Criticism of the Sports News coverage of The Paralympics on our main channels is completely unwarranted and the difference between sports coverage and sports news coverage needs to be recognised and understood. All the major networks have included news items on paralympic success within their main bulletins and they have then revisited those stories in their sports news segments.
One has to keep in mind the question, “What is television news ?” The parameters here are no different to other countries. Recently when pitching a story in europe to a London based television news organisation I was told, “if it bleeds it leads”, and watching the UK’s main bulletins at 6pm, which incidentally run between 15 minutes and 30 minutes, I can guarantee that their sports news coverage would not be any more comprehensive than ours in relation to The Paralympics, and let’s not forget they are holding the event.
In addition they would be very unlikely to lead a national news bulletin with a paralympic story unless for example there was carnage in the wheelchair basketball. Personally I would like to see more coverage of the actual sporting events on SKY Sport, but that is a personal view and I can understand that not all avid sports viewers would agree.
Broadcasting coverage from London, in the same way as was done for the Olympics, might not equate commercially and that is surely a justifiable consideration for a private, commercial broadcaster like SKY TV. Perhaps some of the often wasted NZ on Air funding could have been applied to this area, but TVNZ or TV3 would have needed to put together a programme proposal, apply for that funding well in advance, and they would have had to have made a bid or an arrangement in regard to the rights, I don’t think that either of them went down this road.
However I think it’s important that those who are so vociferously demanding that we see more of The Paralympics on TV apply a modicum of perspective. It’s very easy to write on what one thinks broadcasters ‘should’ be showing. I do it all the time, but it’s not quite so easy to justify that against the viewing patterns of New Zealanders who sadly, in my view, have never expressed a quantifiable desire to watch programmes about the achievements of those within our society who constantly achieve, whilst up against far greater odds than most of us.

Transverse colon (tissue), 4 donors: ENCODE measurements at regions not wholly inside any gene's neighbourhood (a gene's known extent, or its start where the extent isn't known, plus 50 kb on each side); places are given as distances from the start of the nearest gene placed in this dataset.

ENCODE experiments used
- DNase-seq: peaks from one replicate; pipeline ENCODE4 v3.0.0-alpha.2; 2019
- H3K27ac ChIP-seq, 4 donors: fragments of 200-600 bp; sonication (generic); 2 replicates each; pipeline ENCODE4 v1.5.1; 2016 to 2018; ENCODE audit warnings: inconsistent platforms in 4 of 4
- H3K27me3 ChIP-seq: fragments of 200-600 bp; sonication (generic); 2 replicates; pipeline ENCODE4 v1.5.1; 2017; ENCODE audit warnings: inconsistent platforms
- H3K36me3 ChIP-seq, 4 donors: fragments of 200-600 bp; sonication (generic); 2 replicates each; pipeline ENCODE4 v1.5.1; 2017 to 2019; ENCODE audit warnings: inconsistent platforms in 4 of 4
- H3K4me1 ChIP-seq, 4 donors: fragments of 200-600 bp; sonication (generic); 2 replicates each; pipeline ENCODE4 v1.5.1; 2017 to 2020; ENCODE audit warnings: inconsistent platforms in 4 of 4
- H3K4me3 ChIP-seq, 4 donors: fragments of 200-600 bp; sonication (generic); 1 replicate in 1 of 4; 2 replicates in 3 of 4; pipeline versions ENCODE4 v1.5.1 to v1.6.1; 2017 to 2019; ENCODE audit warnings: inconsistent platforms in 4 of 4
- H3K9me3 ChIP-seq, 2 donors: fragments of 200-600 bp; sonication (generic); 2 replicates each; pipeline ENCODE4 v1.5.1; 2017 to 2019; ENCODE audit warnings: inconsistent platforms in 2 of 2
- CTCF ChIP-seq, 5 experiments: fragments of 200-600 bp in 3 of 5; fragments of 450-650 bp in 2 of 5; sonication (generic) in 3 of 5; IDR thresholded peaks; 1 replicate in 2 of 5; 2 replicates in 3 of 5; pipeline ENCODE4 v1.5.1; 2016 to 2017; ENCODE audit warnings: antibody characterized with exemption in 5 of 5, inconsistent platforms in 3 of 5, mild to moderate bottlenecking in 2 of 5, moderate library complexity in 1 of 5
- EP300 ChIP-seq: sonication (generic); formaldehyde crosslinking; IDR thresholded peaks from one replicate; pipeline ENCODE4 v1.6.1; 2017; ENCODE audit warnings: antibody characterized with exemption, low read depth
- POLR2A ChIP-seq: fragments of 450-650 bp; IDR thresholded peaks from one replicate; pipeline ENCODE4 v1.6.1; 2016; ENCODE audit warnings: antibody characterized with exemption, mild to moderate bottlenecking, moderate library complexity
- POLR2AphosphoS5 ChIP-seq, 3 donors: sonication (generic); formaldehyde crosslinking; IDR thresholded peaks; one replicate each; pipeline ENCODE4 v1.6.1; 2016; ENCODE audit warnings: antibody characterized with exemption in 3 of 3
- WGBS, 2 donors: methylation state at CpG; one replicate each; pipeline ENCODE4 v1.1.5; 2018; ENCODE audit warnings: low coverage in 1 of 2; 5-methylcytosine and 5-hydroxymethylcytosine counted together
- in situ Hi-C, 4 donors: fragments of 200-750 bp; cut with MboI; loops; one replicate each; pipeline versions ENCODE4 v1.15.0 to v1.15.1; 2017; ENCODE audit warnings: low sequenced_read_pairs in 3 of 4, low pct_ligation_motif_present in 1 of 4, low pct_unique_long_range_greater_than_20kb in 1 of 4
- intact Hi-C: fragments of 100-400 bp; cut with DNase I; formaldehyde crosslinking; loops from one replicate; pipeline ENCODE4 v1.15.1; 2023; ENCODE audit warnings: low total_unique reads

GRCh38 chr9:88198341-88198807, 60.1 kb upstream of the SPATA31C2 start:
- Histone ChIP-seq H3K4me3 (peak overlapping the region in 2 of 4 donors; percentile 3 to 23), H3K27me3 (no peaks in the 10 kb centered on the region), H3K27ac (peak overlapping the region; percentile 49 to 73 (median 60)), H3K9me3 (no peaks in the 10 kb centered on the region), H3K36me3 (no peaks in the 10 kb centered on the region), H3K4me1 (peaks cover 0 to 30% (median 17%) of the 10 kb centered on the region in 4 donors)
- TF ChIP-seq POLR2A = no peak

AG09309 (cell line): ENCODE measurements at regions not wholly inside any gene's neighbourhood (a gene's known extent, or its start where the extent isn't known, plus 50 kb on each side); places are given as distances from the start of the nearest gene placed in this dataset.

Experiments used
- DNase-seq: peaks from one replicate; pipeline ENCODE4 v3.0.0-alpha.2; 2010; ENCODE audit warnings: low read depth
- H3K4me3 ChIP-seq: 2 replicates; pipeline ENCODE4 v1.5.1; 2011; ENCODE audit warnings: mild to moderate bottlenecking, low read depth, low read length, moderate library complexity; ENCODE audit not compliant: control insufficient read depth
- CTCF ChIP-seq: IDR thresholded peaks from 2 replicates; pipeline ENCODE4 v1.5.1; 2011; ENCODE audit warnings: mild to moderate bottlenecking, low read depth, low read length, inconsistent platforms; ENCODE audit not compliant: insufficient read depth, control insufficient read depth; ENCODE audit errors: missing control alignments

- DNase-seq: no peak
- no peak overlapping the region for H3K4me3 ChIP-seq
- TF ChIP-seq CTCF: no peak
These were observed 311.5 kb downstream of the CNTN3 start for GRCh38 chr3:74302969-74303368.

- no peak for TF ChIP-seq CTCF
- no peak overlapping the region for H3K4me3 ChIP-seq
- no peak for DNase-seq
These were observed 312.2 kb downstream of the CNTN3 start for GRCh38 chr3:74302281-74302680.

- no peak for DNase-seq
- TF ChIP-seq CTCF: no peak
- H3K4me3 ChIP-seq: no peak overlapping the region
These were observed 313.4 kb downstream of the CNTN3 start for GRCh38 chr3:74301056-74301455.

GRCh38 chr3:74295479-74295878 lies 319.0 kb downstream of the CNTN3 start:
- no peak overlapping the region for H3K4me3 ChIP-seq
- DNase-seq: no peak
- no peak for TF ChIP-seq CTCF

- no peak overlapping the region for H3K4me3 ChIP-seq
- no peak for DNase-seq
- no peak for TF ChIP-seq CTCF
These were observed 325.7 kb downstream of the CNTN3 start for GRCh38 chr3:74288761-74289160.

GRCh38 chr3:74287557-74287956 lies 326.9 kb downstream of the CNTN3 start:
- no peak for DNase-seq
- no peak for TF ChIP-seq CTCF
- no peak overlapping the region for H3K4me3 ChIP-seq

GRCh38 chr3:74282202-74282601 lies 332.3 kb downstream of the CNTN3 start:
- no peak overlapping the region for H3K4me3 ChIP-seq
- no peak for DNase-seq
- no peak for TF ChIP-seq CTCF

I thoroughly enjoy a programme called ‘attitude’ on TV ONE which constantly tells great stories, but I have to record it as it’s broadcast on at an ungodly hour on a Sunday morning, probably because programmes like this do not attract kiwi viewers when positioned in primetime. However when half a million Kiwis sit down and watch the unadulterated, mindless and debilitating drivel that is The GC, and no doubt as many will tune in to ‘The Ridges’, what message are they sending to those that control our viewing habits? As those programmers are largely ratings-driven is it any wonder that they commission and churn out more?
Of course if our government set out better and firmer broadcasting guidelines for both the Public Broadcaster and the Commercial Channels, as authorities do in all other developed countries, then we would see a different, and I believe better standard of programming. However successive NZ governments have shown that they are not interested in any meaningful dialogue on broadcasting and so unless we, as viewers, voice our concerns on a far louder basis, a better broadcasting landscape is unlikely to be drawn any time soon.
I think it would have been an interesting exercise had SKY offered a Paralympic Channel package at say $10 for the duration of the games, I wonder if the people who love to be seen as supportive of the idea of more ‘paralympic’ viewing, would have been as quick to get their money out as they are to hit their keyboards on facebook and other social media.
The argument that you shouldn’t have to pay is spurious. Someone has to, be it the subscriber, the advertiser or the taxpayer. I’d like to see more drama on TV, more Arts programmes, but in the same way as I pay to go to the theatre or to a sports event. If I want to watch such programming I now pay for it. That’s life in NZ in 2012.
So if SKY TV had brought out such a package who would have subscribed? I would suggest the numbers willing to pay would be similar to those who actually give their time or money to organisations that help in this area as opposed to those who like to talk about doing so.
Instead of shooting the messengers, those in this instance who have brought us the stories of our paralympians, when you don’t like something ‘broadcast related’ or you think that a broadcaster has fallen short, perhaps you should email the Minister of Broadcasting. Finally he might begin to realise that NZ viewers would actually like to see some change in the content that ends up on the small screen.